Selective oxidation of organic compounds in waste water by ozone-based oxidation processes

M.A. Boncz

Research output: Thesisinternal PhD, WU


For many different types of waste water, treatment systems have been implemented in the past decades. Waste water treatment is usually performed by biological processes, either aerobic or anaerobic, complemented with physical / chemical post treatment techniques. However, in some sectors of industry, like the tanker cleaning industry, the pharmaceutical industry and the textile industry, waste water treatment is still difficult because of the irregular presence of varying loads of often toxic compounds. To enable the (cheap) biological treatment of such waste water types a pre-treatment process is necessary to protect the biological system against the adverse effects of such sudden loads of toxic compounds.

Suitable pre-treatment processes can be found amongst the Advanced Oxidation Processes (AOPs). These AOPs include a wide variety of oxidation processes, having in common that radical reactions may play an important role. Examples of AOPs are oxidation with ozone and oxidation with hydrogen peroxide and UV illumination.

In this thesis the oxidation with ozone was studied. This process has been used since the early 1900s and ozone oxidation therefore is one of the most developed AOPs.

In the introduction of this thesis it is shown that there is some relation between the octanol-water partitioning coefficient of a compound and its toxicity. As a result of oxidation organic compounds usually become more hydrophilic and oxidation therefore can help in the detoxification of waste waters. The effect of the oxidation of two chlorophenols on biodegradability of the resulting solution was studied here. The results of these experiments clearly showed biodegradability to improve on oxidation.

In spite of the good results that can be obtained with ozone oxidation, the application of ozone in waste water treatment is hindered by the costs of ozone. Especially when ozone oxidation is used for pre-treatment of waste water, care has to be taken to minimise the ozone consumption of the process.

Minimisation of the ozone consumption can be achieved by controlling the selectivity of the process. The selectivity of the oxidation process can be controlled by influencing the reaction mechanism. This mechanism can either be a direct oxidation by the ozone molecule or a radical mechanism, in which hydroxyl radicals are the most reactive reactants. Selecting the predominant reaction mechanism can be done by affecting the rate of ozone dissociation and by the use of compounds acting as radical scavengers.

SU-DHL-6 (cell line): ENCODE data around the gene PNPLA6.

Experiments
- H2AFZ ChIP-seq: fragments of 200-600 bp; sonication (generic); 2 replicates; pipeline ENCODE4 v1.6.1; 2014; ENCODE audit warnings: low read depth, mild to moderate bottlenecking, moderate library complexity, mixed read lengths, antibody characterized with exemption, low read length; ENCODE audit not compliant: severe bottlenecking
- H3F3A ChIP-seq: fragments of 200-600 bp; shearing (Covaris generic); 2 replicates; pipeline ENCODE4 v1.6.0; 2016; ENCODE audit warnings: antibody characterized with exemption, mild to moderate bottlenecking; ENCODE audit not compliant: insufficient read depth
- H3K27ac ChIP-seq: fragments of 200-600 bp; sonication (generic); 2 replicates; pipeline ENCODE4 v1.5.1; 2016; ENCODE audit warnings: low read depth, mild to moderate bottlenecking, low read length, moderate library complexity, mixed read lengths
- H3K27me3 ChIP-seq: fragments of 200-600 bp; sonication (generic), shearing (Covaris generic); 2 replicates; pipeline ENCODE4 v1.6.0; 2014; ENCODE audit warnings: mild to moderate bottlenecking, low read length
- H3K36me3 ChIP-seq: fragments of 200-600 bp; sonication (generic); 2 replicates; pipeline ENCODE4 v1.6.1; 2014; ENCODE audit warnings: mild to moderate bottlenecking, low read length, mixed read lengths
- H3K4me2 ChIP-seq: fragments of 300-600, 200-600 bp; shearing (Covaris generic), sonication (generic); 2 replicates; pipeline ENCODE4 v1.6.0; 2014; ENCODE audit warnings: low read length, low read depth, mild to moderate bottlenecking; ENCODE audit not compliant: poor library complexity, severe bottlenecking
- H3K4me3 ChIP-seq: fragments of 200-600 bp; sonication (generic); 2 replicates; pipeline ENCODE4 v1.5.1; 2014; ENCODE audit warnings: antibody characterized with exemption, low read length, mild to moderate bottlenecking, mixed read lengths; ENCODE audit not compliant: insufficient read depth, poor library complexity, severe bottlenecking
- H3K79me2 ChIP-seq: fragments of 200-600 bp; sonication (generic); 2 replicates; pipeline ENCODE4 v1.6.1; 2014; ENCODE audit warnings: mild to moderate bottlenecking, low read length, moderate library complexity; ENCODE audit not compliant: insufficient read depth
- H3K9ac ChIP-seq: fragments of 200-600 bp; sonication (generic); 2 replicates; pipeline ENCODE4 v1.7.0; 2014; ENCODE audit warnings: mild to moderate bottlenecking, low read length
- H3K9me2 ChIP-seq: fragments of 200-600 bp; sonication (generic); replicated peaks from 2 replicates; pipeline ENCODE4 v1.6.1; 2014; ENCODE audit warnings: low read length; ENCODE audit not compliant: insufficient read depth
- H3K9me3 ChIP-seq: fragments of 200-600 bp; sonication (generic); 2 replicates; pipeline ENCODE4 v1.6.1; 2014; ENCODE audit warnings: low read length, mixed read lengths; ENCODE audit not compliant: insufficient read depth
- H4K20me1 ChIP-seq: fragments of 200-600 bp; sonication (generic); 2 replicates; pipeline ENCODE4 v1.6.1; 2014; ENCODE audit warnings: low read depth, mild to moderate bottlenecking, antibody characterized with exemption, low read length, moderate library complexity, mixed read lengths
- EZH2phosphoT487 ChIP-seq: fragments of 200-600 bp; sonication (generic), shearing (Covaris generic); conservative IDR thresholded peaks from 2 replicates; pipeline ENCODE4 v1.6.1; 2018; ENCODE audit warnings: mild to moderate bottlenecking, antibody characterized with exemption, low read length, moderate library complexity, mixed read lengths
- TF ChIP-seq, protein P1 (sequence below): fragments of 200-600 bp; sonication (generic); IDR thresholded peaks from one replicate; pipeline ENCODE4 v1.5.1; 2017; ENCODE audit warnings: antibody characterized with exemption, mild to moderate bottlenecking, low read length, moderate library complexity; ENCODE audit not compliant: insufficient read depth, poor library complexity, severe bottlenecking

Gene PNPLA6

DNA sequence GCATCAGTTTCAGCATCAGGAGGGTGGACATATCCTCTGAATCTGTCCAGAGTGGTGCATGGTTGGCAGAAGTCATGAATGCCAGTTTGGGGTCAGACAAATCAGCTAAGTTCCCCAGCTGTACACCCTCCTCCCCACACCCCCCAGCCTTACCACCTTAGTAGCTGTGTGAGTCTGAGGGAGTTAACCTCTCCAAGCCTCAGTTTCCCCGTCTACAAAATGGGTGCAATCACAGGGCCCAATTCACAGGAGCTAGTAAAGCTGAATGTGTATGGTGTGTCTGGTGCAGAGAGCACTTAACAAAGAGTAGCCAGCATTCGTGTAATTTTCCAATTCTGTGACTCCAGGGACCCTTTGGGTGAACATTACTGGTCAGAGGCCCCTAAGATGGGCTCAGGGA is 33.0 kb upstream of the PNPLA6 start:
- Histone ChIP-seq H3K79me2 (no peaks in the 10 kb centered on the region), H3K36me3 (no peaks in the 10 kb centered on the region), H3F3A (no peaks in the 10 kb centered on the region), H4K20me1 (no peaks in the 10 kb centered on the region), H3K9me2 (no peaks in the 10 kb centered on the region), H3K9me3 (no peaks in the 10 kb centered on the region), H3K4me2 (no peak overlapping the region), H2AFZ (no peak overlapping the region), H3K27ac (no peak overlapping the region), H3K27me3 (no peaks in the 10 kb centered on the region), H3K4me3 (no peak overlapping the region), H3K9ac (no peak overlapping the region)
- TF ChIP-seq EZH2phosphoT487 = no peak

The selectivity of the oxidation was quantified for different reaction conditions, in which either the direct or the radical reaction mechanism was favoured. This quantification was done by establishing linear structure-reactivity relationships, using the Hammett sigma parameter, but also using the half wave oxidation potential of the organic compounds involved. For this, reaction rates and half-wave oxidation potentials were determined experimentally. As a clear correlation between these parameters and the rate of oxidation was observed, rates of oxidation of related compounds can be calculated using the derived relationships.

The effect of several process parameters, like pH, temperature and UV irradiation, as well as the effect of the reactor design was studied experimentally and by modelling the oxidation process. The conclusions drawn from the experiments performed with simple solutions containing only organic compounds were shown to be valid in solutions that, like real waste waters, contained inorganic salts as well. Modelling of the ozone decomposition and the oxidation kinetics only gave qualitative results though.

By modelling the oxidation reactor it could be shown that a Plug Flow Reactor will be the best system for maximising the oxidation selectivity, but the alternative and easier to construct Cascaded Tank Reactor system yields a comparable efficiency and will generally be more suitably as maximised selectivity will not in all cases the objective of the oxidation process.

Original languageEnglish
QualificationDoctor of Philosophy
Awarding Institution
  • Wageningen University
  • Rulkens, W.H., Promotor, External person
  • Sudhölter, E.J.R., Promotor, External person
  • Bruning, Harry, Promotor
  • Zuilhof, J.T., Promotor, External person
Award date18 Dec 2002
Place of PublicationS.l.
Print ISBNs9789058087584
Publication statusPublished - 2002


  • oxidation
  • ozone
  • organic compounds
  • waste water treatment


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